Welcome back everyone! So far we’ve covered our problem with rest, what rest actually is, the reason why we should rest, and just last week we went over a change in how we think that can help us change how we rest. If you’ve missed any of those posts, head to those links and check them out before continuing here.
Imagine that I gave you a new tool. It’s shiny and new. Not too heavy, not too light. It’s perfectly balanced when you hold it in your hand. It’s got a couple of knobs that look like they might adjust something. There’s one thing near the end that looks like it might cut or … maybe it’s meant to punch through something? I leave you no instructions on how to use it. I just put it in your hand and tell you that it will change your life. I’ll be back in a week to see how you’ve gotten along with it.
What do you think would happen to that tool?
If we’re being honest, I think the majority of us would just put the tool down, fully intending to look at it and see what it does, but we would just forget about it until I came back to check in on it.
Of the extreme minority that actually do decide to pick it up and test it out, (most likely less than 10% of the people) there would be three camps:
- Those that attempt to figure it out and just wind up breaking it because they don’t know what they’re doing
- Those that attempt to figure it out and no matter how hard they try they just can’t.
- Those that actually do figure it out.
So for about 97% of the people that I would give the tool to it would be of no use whatsoever. They’d forget about it, not be able to figure out how to get it to work, or just wind up breaking it.
Now how different would that group of people be if, when I left the tool, I also left an instruction book? You could read about the tool, figure out what it was made to do, and how to use it. What do you think the success rate would be then?
I’d wager it would be the exact opposite as before. I’d bet that somewhere in the 90% range would know exactly what to do with that tool and would use it correctly.
That’s where I find myself today.
Last week I said that we would talk about some practical ways that we can start to pay back that energy debt that we’re all living in and, over time, build up an energy surplus so that we can start resting for the work we’re going to do instead of from the work we’ve just done.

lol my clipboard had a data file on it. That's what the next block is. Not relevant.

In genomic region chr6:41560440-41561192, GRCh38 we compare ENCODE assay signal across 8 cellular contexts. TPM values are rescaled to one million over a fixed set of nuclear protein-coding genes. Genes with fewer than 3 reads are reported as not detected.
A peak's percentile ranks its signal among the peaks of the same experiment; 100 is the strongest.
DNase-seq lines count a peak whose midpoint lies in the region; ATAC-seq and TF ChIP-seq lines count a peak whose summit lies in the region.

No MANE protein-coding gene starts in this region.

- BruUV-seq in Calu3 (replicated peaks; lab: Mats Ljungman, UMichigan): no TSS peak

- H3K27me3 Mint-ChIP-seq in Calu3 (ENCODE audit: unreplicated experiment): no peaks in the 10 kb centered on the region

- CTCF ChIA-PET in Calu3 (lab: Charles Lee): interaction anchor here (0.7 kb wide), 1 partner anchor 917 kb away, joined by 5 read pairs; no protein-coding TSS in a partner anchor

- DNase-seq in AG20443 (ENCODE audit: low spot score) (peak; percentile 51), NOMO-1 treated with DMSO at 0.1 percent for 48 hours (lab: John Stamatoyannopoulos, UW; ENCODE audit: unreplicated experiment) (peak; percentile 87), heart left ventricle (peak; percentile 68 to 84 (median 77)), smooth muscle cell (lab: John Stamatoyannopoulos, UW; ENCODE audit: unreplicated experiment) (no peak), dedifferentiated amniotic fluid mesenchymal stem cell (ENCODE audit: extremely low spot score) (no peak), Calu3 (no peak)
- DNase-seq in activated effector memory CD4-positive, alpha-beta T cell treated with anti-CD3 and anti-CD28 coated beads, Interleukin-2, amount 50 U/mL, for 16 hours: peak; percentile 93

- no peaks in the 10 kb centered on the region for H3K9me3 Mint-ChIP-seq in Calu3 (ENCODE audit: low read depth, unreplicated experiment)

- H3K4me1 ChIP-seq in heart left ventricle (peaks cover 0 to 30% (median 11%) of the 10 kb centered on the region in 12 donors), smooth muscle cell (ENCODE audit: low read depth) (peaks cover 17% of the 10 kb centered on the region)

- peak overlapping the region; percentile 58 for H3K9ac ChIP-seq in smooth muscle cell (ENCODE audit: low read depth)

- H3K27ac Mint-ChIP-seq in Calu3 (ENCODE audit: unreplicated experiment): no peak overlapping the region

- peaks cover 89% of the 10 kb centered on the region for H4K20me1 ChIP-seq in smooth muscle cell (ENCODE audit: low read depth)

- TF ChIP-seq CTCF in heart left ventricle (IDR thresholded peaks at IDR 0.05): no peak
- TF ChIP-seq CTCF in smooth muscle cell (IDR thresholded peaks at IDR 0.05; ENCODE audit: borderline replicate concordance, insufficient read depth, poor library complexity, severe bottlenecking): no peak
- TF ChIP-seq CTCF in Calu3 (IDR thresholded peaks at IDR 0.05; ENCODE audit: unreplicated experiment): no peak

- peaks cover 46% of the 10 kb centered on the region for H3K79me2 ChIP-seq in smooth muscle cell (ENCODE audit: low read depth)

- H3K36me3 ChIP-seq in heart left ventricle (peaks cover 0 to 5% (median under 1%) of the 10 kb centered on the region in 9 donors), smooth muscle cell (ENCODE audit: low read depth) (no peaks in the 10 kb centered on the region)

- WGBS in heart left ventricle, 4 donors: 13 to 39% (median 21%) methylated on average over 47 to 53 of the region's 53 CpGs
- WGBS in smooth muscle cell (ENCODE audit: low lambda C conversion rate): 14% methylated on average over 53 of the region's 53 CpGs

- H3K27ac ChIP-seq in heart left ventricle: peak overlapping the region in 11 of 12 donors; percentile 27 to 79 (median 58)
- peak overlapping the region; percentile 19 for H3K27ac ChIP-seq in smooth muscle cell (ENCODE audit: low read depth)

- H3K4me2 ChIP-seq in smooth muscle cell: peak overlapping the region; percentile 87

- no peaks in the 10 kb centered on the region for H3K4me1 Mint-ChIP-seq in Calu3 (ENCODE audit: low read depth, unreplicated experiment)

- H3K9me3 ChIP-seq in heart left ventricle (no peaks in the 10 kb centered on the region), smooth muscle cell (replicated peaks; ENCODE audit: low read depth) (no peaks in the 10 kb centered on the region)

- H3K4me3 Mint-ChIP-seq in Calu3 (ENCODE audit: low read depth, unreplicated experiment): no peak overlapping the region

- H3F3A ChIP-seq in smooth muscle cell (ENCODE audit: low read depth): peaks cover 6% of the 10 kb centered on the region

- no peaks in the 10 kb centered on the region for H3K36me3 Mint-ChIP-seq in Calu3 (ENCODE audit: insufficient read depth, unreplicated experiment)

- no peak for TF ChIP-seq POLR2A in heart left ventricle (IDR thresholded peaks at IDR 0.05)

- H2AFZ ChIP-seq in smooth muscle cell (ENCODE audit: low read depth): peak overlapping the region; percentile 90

We’re gonna get there, I promise.
As I was writing that post this week, I realized that it would be irresponsible of me to just start naming ways that we could rest better without any context about what we should do while we’re resting. It would be like handing you this awesome new tool without any instructions. It looks awesome but you don’t know what you’re supposed to do with it. Oh you could try to figure it out but chances are, when I came to check in on you, you wouldn’t have even used that tool. Or it would be destroyed. That’s not your fault. You just tried to use the tool. It’s my fault because I didn’t tell you how to use it.
So before we jump into the ways that we can pay back our energy debt, I just wanted to take a bit to chat with you about some ground rules you should set up as you start to think about your rest times.
- Your rest shouldn’t have an agenda. This wasn’t my idea. The more that I learn about rest, the more I’m learning that this true. It comes from Sean McCabe. He’s a designer and business owner who’s been taking sabbaticals (something we’ll get into later) for years. He’s built the idea of sabbaticals into his business and has a goal to get every business to allow employees to take them.
His #1 rule for any restful time is this:
You can’t plan ahead of time what you’re going to do during your rest time.
Planning things for your rest time defeats the purpose of it being restful. Let’s be honest, you don’t know how much you need rest until you get the chance to rest. In the middle of the go, go, go there is no telling how tired we might be when we finally get to our time off. If you fill up your rest time with stuff before you even get there (no matter how restful or nice it may sound) then you’re creating obligations you now have to follow through with regardless of whether or not your body feels like it.
Here’s a truthful saying:
Obligation isn’t restful.
Sean’s post about freedom from obligation says it so much better than I can. You should read it.
- You have to guard your time. Whether your taking off a day, a week, or a year, it’s up to you to make sure that nothing interferes with your rest. You are responsible for knowing when your time off is, and then making sure that nothing ends up on your calendar during that time.
This has two “haves”:
- You have to put this time on your calendar where you’ll see it. If you don’t schedule it, it won’t happen. You can take that to the bank.
- You have to start thinking of this time as sacred. As much as humanly possible, nothing and no one interferes with it. I mean, if you’re watching college football on your rest day and your child needs you to change their diaper, get up and change their diaper man! You can’t just ignore your family.
Speaking of which …
- If you have a family, find ways to rest together. Rest doesn’t have to be an isolated activity. There are times where that’s necessary, for sure, and it’s even healthy to take some time for yourself every once in a while. But you have a family for a reason. Bring them along on the journey. Show and teach your children about proper ways to schedule their time to include rest. Then maybe when they’re older they won’t have the same problems we do!
Okay, now we’ve covered the basic rules for our rest time and my conscience is clear that I am not giving you a tool that you won’t be able to use. Next week we’ll get into the first and most important way that we can start to pay back that energy debt. See you then!